Cognitive security highlights from DIA’s China Report
Jim Garamone, from the Defense Department’s Public Affairs office, wrote an article –> DIA’s China Military Power Report Details Leaders’ Strategy.
Several cognitive security highlights from the report:
– The People’s Liberation Army (PLA) at a Glance – Core strength: Long-range precision strike, information warfare, nuclear retaliatory capability.
– In December 2015, Beijing established the Strategic Support Force (SSF) to provide the PLA with cyber, aerospace, and electronic warfare capabilities. The SSF forms the core of China’s information warfare force, supports the entire PLA.
– In today’s world, the global trends toward multipolarity and economic globalization are intensifying, and an information society is rapidly coming into being. – China’s Military Strategy, May 2015
– Perceptions of Modern Conflict – The PLA often uses the term “informatization” to describe the transformation process of becoming a modern military that can operate in the digital age. The concept figures prominently in PLA writings and is roughly analogous to the U.S. military’s concept of net-centric capability: a force’s ability to use advanced information technology and communications systems to gain operational advantage over an adversary.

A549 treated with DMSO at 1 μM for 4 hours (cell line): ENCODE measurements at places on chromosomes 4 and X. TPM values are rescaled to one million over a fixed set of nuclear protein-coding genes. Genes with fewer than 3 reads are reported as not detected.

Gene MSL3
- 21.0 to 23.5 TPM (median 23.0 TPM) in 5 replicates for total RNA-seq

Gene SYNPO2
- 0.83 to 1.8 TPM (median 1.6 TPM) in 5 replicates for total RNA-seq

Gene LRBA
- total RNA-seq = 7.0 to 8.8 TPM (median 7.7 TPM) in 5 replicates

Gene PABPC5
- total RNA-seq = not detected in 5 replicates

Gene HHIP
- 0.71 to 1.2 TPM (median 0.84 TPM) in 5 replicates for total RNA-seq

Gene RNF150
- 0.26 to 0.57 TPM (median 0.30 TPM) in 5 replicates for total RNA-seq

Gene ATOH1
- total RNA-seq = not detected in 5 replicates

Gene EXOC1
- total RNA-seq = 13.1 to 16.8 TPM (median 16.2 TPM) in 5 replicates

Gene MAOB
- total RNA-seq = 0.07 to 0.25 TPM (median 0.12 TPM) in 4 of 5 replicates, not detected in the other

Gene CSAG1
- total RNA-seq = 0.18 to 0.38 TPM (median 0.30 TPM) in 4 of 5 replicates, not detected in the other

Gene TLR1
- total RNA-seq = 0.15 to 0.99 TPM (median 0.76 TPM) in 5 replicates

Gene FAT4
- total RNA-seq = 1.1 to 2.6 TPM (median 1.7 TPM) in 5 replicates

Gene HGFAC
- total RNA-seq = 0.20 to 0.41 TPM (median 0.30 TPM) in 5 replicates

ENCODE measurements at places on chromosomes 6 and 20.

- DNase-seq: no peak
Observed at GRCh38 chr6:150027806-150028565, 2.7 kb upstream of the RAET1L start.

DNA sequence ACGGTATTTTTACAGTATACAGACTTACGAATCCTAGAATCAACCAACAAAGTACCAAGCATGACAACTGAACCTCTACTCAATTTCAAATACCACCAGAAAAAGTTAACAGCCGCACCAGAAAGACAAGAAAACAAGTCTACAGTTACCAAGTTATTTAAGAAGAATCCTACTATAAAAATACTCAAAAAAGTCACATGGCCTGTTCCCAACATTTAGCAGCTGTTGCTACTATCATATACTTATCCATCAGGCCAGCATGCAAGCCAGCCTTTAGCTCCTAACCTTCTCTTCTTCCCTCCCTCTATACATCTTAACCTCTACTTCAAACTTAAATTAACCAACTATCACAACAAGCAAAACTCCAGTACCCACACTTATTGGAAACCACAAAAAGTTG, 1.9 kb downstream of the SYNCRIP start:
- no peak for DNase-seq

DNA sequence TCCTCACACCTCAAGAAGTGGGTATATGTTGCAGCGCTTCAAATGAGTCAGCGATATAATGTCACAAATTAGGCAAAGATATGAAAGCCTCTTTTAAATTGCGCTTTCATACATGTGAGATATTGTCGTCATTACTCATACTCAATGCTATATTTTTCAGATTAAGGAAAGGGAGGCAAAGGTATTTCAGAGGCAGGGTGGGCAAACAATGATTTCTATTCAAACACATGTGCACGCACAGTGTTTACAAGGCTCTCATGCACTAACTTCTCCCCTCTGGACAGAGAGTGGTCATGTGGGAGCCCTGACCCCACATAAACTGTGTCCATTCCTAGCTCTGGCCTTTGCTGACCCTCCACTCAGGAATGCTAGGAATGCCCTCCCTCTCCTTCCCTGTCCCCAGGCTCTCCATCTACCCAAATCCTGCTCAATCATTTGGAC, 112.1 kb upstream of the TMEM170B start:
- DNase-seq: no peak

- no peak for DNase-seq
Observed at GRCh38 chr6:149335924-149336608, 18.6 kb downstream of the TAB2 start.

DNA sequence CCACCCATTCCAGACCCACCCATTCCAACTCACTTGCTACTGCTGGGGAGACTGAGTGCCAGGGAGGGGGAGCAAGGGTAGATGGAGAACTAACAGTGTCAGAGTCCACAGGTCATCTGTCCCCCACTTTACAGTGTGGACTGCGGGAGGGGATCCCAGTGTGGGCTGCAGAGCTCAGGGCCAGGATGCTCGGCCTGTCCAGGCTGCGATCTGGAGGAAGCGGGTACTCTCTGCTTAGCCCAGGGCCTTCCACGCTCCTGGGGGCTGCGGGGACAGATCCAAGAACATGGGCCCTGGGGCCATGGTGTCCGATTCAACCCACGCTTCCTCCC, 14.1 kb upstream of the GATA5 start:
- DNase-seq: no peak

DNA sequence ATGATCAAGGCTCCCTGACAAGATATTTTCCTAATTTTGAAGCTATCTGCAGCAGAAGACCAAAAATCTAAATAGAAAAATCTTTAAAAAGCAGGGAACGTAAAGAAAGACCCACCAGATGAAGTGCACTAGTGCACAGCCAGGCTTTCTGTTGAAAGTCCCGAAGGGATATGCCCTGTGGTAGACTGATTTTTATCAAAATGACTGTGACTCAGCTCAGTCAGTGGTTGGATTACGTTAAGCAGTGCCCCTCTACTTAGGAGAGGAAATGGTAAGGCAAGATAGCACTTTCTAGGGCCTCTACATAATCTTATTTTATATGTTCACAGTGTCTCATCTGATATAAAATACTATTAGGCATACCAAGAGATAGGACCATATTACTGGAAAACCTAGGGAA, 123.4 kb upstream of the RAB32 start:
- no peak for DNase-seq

– The PLA uses the term “informatized warfare” to describe the process of acquiring, transmitting, processing, and using information to conduct joint military operations across the domains of land, sea, air, space, cyberspace, and the electromagnetic spectrum during a conflict. PLA writings highlight the benefit of near-real-time shared awareness of the battlefield in enabling quick, unified effort to seize tactical opportunities.
– In 2015, China’s leaders adjusted guidance on the type of war the PLA should be prepared to fight by directing the PLA to be capable of fighting and winning “informatized local wars,” with an emphasis on “maritime military struggle.” Chinese military strategy documents also emphasize the growing importance of offensive air operations, long-distance mobility operations, and space and cyber operations.
– The PLA considers information the critical enabler for these maritime-focused digital-age operations, and as a result, China invests heavily in the development and proliferation of intelligence, surveillance, and reconnaissance equipment, force structure, and a universal network that processes information across all of its operational domains. These domains include C2, comprehensive support, multidimensional protection, joint firepower strike, and battlefield maneuver.